Re: DMARC from the perspective of the listadmin of a bunch of SMALL community lists

Miles Fidelman <mfidelman@meetinghouse.net> Sun, 13 April 2014 20:22 UTC

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Date: Sun, 13 Apr 2014 16:21:59 -0400
From: Miles Fidelman <mfidelman@meetinghouse.net>
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Subject: Re: DMARC from the perspective of the listadmin of a bunch of SMALL community lists
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Brian E Carpenter wrote:
> Miles,
>
> On 14/04/2014 07:21, Miles Fidelman wrote:
>> Andrew G. Malis wrote:
>>> Dave,
>>>
>>> I couldn't help seeing in your email:
>>>
>>>      The DMARC specification is not 'an IETF document'.  The current
>>>      plan is to publish it as an RFC, through the 'Independent' stream,
>>>      which also is /not/ an IETF activity.
>>>
>>>
>>> when compared to the following at dmarc.org <http://dmarc.org> (on the
>>> front page):
>>>
>>> "DMARC policies are published in the public Domain Name System (DNS),
>>> and available to everyone. It is the goal of DMARC.org to submit the
>>> draft specification to the IETF so that it may begin the process of
>>> becoming an official Internet Standard RFC - available to everyone for
>>> reference, implementation, and improvement."
>>>
>>> The statement on dmarc.org <http://dmarc.org> really does look like a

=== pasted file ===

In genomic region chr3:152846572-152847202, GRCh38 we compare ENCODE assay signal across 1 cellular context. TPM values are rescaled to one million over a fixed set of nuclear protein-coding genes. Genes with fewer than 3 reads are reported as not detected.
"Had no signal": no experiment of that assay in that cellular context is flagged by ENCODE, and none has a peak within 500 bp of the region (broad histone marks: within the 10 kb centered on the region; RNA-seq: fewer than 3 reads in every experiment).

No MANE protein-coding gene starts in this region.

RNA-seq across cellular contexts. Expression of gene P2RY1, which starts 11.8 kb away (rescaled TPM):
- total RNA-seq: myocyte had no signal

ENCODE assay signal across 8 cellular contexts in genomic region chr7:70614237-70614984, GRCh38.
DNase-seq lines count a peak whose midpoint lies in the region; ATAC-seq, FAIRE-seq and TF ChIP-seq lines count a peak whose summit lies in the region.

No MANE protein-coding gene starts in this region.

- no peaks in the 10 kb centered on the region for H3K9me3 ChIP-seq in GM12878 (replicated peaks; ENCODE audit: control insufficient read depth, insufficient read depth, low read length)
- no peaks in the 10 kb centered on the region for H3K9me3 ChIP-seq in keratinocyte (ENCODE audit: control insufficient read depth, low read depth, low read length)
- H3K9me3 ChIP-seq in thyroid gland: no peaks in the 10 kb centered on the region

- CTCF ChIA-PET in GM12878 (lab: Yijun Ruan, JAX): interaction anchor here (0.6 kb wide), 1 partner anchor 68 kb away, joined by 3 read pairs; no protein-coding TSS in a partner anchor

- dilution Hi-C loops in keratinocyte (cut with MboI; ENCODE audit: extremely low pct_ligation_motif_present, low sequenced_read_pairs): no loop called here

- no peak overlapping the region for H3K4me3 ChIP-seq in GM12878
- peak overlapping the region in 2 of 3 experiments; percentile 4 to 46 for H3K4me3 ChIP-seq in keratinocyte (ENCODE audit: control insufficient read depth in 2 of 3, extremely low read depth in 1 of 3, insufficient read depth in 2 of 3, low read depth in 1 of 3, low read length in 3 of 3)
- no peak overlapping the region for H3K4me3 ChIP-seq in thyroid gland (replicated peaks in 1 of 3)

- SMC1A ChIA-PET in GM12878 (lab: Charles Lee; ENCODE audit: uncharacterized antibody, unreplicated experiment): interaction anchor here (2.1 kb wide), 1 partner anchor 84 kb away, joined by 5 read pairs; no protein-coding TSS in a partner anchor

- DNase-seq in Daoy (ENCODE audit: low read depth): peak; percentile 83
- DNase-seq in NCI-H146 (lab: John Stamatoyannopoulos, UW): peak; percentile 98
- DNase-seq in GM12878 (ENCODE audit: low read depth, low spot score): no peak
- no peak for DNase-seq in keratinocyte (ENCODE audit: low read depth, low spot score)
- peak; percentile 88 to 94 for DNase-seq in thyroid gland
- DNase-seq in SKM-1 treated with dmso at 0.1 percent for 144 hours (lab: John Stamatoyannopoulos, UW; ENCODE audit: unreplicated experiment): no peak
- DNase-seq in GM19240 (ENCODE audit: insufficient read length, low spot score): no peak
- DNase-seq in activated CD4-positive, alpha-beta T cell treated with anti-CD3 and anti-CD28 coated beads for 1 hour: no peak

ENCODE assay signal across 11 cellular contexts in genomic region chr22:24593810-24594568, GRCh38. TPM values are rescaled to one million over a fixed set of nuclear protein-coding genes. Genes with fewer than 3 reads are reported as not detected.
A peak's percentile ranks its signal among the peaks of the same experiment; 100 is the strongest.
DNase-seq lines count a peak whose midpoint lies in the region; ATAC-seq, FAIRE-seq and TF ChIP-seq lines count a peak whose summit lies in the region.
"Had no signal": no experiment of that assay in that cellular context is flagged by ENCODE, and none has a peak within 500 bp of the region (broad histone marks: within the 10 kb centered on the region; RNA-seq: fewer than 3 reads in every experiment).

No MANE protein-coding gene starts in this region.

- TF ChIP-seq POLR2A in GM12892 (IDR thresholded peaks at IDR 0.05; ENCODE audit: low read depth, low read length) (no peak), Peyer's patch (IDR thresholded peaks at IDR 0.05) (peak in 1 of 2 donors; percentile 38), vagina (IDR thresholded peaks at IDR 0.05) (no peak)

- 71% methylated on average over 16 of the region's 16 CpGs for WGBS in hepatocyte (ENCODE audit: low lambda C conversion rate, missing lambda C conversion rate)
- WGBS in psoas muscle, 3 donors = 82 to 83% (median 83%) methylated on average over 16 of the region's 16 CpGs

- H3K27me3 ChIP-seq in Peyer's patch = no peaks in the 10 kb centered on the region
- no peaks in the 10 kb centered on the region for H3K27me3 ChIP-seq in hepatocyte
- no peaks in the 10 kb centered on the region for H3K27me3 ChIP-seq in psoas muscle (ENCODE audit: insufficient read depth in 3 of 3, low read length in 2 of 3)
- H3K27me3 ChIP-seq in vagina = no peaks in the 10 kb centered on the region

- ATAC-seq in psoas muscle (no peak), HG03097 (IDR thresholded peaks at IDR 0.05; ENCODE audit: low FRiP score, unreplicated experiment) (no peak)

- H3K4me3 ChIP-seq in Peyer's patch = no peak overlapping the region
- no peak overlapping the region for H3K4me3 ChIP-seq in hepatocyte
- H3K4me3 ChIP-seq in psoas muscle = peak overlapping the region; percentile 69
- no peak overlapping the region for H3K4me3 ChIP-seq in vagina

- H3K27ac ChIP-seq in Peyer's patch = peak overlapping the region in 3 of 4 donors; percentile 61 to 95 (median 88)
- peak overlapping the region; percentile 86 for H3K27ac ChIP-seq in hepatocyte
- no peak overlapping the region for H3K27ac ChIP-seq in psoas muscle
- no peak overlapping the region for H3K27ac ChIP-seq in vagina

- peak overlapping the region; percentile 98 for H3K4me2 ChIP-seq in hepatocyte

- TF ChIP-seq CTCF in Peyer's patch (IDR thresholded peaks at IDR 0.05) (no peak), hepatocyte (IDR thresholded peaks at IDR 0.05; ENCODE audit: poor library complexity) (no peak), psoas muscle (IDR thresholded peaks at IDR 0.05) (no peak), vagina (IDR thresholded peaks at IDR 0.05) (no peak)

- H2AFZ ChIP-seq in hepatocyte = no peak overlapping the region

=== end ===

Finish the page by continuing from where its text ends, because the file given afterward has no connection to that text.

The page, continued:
>>> misrepresentation.
>>>
>> Exactly.  And IETF is complicit by providing the publication vehicle and
>> not loudly denying that it's an IETF standards-track protocol, with all
>> the associated careful vetting, testing, and maturation over time.
>> (There's a reason that folks like Xerox and Kleenex very actively
>> protect their brand.)
> Hold on though. At the moment the text says, among other things,
>
>     Note that other groups may also distribute
>     working documents as Internet-Drafts.  ...
>
>     Internet-Drafts are draft documents valid for a maximum of six months
>     and may be updated, replaced, or obsoleted by other documents at any
>     time.  It is inappropriate to use Internet-Drafts as reference
>     material or to cite them other than as "work in progress."
>
>     This Internet-Draft will expire on October 4, 2014.
>
> If published in the Independent Stream as an RFC, it will say
>
>     This document is not an Internet Standards Track specification; it is
>     published for informational purposes.
>
>     This is a contribution to the RFC Series, independently of any
>     other RFC stream.  The RFC Editor has chosen to publish this
>     document at its discretion and makes no statement about its value
>     for implementation or deployment.  Documents approved for
>     publication by the RFC Editor are not a candidate for any level of
>     Internet Standard; see Section 2 of RFC 5741.
>
> and might also carry an explicit statement from the IESG along the
> YMMV axis.
>
> We know this doesn't prevent marketing people from telling lies
> about the status of a document, but the IETF doesn't do so.
>
>      Brian

Just pointing out that when marketing people tell lies, pointing to the 
fine print may not be a sufficient response (morally, or legally).

Miles

-- 
In theory, there is no difference between theory and practice.
In practice, there is.   .... Yogi Berra